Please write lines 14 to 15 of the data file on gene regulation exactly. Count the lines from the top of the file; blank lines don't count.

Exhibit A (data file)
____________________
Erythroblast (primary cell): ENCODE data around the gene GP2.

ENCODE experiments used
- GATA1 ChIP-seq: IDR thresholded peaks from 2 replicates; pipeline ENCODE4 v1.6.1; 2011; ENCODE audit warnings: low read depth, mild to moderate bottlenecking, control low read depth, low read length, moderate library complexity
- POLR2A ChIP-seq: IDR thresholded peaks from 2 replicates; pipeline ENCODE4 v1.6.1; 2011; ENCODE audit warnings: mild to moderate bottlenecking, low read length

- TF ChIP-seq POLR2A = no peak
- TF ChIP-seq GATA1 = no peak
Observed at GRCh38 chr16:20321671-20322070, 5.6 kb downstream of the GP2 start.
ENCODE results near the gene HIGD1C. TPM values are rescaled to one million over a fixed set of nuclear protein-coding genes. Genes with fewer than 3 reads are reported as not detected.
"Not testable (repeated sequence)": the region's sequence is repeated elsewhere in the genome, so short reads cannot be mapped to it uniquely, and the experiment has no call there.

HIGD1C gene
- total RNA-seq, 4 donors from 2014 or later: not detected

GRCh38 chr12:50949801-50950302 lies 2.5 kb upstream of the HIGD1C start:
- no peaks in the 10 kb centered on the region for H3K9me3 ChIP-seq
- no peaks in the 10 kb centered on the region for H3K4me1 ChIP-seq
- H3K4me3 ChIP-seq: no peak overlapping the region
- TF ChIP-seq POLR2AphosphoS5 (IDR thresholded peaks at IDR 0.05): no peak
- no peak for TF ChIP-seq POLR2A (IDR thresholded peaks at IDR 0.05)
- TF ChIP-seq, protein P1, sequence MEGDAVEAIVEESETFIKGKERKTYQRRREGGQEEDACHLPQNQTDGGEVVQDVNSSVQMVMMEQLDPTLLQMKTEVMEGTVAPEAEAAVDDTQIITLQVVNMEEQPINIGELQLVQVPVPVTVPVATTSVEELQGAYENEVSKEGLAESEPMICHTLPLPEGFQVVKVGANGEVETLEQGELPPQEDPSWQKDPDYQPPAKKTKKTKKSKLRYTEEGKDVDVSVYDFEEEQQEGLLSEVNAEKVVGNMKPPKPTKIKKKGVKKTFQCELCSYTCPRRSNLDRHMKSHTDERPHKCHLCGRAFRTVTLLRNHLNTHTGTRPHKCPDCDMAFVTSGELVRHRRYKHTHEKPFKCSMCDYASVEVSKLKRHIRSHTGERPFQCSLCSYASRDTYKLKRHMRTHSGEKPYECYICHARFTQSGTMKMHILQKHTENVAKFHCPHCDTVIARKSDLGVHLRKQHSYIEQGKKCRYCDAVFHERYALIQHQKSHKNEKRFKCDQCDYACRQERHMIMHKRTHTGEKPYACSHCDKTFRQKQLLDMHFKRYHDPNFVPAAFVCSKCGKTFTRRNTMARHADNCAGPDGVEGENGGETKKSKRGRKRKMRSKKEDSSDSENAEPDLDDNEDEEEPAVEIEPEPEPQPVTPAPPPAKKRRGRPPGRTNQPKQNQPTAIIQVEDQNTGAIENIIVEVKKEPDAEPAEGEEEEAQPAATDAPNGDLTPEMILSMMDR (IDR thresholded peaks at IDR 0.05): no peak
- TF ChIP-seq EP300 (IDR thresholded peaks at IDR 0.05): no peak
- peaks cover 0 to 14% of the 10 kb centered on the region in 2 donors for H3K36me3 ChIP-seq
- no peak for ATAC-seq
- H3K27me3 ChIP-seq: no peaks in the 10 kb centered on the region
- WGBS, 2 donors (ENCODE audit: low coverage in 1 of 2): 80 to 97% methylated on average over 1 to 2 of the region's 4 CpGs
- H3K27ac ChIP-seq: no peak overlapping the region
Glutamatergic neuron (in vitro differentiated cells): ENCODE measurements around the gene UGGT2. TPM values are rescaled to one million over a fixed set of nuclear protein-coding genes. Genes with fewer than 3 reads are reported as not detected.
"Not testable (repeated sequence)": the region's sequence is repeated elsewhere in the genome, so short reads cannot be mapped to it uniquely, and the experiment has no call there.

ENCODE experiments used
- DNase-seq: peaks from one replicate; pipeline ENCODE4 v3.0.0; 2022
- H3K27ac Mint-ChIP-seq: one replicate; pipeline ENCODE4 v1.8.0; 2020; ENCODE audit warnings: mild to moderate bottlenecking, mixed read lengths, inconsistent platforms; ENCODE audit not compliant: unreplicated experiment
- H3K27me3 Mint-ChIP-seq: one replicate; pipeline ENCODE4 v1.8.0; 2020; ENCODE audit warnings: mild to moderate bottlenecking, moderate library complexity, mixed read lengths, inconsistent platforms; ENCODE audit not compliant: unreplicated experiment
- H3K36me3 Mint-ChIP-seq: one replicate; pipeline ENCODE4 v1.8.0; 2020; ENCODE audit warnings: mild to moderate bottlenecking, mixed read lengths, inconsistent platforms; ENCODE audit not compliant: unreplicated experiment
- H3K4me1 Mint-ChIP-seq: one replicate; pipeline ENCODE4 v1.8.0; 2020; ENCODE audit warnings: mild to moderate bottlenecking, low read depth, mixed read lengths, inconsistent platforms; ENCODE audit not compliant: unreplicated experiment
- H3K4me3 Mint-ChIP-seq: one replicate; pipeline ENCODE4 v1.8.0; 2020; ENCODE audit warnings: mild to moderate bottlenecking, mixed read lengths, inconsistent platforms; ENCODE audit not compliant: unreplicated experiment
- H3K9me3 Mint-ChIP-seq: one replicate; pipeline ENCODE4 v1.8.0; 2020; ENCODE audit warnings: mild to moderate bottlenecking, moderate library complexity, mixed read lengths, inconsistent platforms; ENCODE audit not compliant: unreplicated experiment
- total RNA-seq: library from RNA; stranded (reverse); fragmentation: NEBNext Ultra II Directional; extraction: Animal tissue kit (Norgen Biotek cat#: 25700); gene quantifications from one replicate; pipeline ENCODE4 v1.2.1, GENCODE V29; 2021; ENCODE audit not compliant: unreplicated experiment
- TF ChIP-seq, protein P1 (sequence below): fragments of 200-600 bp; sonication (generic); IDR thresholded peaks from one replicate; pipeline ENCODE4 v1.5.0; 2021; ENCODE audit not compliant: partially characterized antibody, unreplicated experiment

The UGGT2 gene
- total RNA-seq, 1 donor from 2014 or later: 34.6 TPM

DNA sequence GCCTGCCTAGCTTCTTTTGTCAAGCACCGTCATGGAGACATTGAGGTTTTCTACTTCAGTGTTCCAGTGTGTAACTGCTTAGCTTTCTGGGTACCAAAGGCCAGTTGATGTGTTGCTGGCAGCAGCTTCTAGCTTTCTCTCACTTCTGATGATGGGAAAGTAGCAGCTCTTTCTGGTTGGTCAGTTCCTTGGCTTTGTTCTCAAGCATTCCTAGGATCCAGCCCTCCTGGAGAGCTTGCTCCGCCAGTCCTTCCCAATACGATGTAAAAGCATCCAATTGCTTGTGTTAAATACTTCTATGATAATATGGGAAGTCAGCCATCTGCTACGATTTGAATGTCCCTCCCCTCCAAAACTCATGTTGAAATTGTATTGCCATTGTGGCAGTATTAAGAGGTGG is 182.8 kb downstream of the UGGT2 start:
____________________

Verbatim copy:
- no peaks in the 10 kb centered on the region for H3K4me1 ChIP-seq
- H3K4me3 ChIP-seq: no peak overlapping the region